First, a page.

When Batman and his ward, Robin, the boy wonder, were called to fight crime on the streets of Gotham City there were no Google Maps to turn to. The crime-fighting duo first hit the television screens in January 1966, and they navigated with reference to the Giant Lighted Lucite Map of Gotham City. It was exactly what the label said: a giant illuminated map, made from Lucite and installed within the Batcave, although, as eagle-eyed viewers pointed out, it didn't depict the fictional Gotham City but was actually a map of the real St Louis, Missouri, seen in reverse.
This month's design landmark isn't just Batman's illuminated map but the plastic from which it was made: acrylic sheet, the versatile material that came to replace glass in applications as varied as aircraft cockpits and retail displays.
It's not uncommon for brand names to take on a generic usage: Biro for “ballpoint pen”, Hoover for “vacuum cleaner”, Google for “search engine” or Nylon for “polyamide”. What makes acrylic special is the sheer number of brand names that worked their way into common usage: Lucite, Perspex, Plexiglas, Acrylite.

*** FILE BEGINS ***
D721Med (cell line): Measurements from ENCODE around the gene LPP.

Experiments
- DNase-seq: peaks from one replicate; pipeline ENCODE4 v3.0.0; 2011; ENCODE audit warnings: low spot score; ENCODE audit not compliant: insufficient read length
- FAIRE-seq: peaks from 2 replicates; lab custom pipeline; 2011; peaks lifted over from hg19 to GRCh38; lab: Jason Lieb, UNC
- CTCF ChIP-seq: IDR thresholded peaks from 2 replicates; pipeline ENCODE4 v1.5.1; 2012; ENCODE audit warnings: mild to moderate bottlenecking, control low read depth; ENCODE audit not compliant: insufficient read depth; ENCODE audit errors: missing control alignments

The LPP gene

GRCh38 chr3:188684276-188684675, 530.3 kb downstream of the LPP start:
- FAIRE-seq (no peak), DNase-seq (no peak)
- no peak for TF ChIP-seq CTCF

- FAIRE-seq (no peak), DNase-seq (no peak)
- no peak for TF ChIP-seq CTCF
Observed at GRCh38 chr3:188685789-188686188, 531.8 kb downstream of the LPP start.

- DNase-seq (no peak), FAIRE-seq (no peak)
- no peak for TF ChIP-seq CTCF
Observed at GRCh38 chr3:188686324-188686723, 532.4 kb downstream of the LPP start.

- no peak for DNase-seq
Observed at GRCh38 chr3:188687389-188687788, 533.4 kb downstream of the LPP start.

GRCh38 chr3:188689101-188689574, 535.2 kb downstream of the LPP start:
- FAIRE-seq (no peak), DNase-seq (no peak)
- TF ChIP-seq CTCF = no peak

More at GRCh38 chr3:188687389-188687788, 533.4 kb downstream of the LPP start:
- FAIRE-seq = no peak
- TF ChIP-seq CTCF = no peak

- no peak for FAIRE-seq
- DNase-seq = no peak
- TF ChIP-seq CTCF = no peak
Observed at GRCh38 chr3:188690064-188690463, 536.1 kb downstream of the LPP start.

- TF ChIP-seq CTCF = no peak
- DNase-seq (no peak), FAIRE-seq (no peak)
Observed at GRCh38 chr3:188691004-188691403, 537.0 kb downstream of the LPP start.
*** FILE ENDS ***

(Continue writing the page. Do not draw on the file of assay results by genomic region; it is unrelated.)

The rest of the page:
Acrylic, properly known as poly(methyl methacrylate) or PMMA, was first discovered by the German chemist Wilhelm Rudolph Fittig in 1877, decades before its first commercial application. Another German chemist, Otto Röhm, took out a trademark for Plexiglas in 1933. But it took until 1936 before acrylic safety glass was manufactured on an industrial scale, by ICI in the UK, under the Perspex brand name.
The brand name that Batman and Robin favoured, Lucite, was registered by DuPont in 1937. DuPont would later develop acrylic, in fibre form, under the Orlon brand name. Once commercialised, in the 1950s, acrylic fibre would become commonplace in garments and upholstery. Meanwhile the Lucite brand name lives on in the hands of Lucite International, a subsidiary of Mitsubishi, the Japanese industrial group, which manufactures the material to this day (under both Lucite and Perspex brands).